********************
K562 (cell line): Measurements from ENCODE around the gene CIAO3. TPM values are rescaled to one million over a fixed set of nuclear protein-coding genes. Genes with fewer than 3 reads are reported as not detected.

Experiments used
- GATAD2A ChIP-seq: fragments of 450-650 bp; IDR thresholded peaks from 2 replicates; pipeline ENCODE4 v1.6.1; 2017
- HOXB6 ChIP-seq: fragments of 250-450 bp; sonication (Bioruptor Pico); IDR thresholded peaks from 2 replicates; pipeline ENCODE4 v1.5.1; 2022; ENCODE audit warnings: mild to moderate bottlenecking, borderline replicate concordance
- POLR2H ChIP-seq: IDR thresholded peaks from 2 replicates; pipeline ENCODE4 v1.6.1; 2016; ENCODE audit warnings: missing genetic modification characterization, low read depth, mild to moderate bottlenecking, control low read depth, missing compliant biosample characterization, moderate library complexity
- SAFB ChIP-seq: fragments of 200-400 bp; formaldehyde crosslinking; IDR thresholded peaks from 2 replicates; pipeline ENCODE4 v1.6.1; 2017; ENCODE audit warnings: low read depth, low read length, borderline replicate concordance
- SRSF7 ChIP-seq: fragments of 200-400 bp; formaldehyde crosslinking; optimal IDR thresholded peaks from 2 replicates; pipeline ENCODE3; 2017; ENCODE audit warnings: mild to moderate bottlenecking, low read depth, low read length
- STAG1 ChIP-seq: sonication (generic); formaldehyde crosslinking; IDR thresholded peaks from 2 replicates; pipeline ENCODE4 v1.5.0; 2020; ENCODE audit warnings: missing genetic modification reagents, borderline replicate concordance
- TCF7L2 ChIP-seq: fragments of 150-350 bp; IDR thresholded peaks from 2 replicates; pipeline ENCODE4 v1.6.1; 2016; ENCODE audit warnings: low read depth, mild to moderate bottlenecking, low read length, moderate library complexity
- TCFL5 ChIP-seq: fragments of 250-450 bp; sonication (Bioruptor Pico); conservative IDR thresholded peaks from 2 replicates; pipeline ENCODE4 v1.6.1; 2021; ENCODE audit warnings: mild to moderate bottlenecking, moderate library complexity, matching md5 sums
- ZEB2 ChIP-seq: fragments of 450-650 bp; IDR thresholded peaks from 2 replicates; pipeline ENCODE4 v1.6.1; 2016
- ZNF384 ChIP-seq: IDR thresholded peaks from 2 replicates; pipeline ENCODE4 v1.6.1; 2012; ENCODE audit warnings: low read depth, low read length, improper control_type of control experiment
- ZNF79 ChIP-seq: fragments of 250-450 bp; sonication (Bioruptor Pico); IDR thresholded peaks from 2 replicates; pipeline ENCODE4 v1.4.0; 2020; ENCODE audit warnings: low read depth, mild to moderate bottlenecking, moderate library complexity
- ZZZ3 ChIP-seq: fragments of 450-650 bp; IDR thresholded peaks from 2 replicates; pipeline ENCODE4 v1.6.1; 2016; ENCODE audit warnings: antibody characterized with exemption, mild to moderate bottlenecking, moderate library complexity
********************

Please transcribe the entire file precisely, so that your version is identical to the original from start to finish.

K562 (cell line): Measurements from ENCODE around the gene CIAO3. TPM values are rescaled to one million over a fixed set of nuclear protein-coding genes. Genes with fewer than 3 reads are reported as not detected.

Experiments used
- GATAD2A ChIP-seq: fragments of 450-650 bp; IDR thresholded peaks from 2 replicates; pipeline ENCODE4 v1.6.1; 2017
- HOXB6 ChIP-seq: fragments of 250-450 bp; sonication (Bioruptor Pico); IDR thresholded peaks from 2 replicates; pipeline ENCODE4 v1.5.1; 2022; ENCODE audit warnings: mild to moderate bottlenecking, borderline replicate concordance
- POLR2H ChIP-seq: IDR thresholded peaks from 2 replicates; pipeline ENCODE4 v1.6.1; 2016; ENCODE audit warnings: missing genetic modification characterization, low read depth, mild to moderate bottlenecking, control low read depth, missing compliant biosample characterization, moderate library complexity
- SAFB ChIP-seq: fragments of 200-400 bp; formaldehyde crosslinking; IDR thresholded peaks from 2 replicates; pipeline ENCODE4 v1.6.1; 2017; ENCODE audit warnings: low read depth, low read length, borderline replicate concordance
- SRSF7 ChIP-seq: fragments of 200-400 bp; formaldehyde crosslinking; optimal IDR thresholded peaks from 2 replicates; pipeline ENCODE3; 2017; ENCODE audit warnings: mild to moderate bottlenecking, low read depth, low read length
- STAG1 ChIP-seq: sonication (generic); formaldehyde crosslinking; IDR thresholded peaks from 2 replicates; pipeline ENCODE4 v1.5.0; 2020; ENCODE audit warnings: missing genetic modification reagents, borderline replicate concordance
- TCF7L2 ChIP-seq: fragments of 150-350 bp; IDR thresholded peaks from 2 replicates; pipeline ENCODE4 v1.6.1; 2016; ENCODE audit warnings: low read depth, mild to moderate bottlenecking, low read length, moderate library complexity
- TCFL5 ChIP-seq: fragments of 250-450 bp; sonication (Bioruptor Pico); conservative IDR thresholded peaks from 2 replicates; pipeline ENCODE4 v1.6.1; 2021; ENCODE audit warnings: mild to moderate bottlenecking, moderate library complexity, matching md5 sums
- ZEB2 ChIP-seq: fragments of 450-650 bp; IDR thresholded peaks from 2 replicates; pipeline ENCODE4 v1.6.1; 2016
- ZNF384 ChIP-seq: IDR thresholded peaks from 2 replicates; pipeline ENCODE4 v1.6.1; 2012; ENCODE audit warnings: low read depth, low read length, improper control_type of control experiment
- ZNF79 ChIP-seq: fragments of 250-450 bp; sonication (Bioruptor Pico); IDR thresholded peaks from 2 replicates; pipeline ENCODE4 v1.4.0; 2020; ENCODE audit warnings: low read depth, mild to moderate bottlenecking, moderate library complexity
- ZZZ3 ChIP-seq: fragments of 450-650 bp; IDR thresholded peaks from 2 replicates; pipeline ENCODE4 v1.6.1; 2016; ENCODE audit warnings: antibody characterized with exemption, mild to moderate bottlenecking, moderate library complexity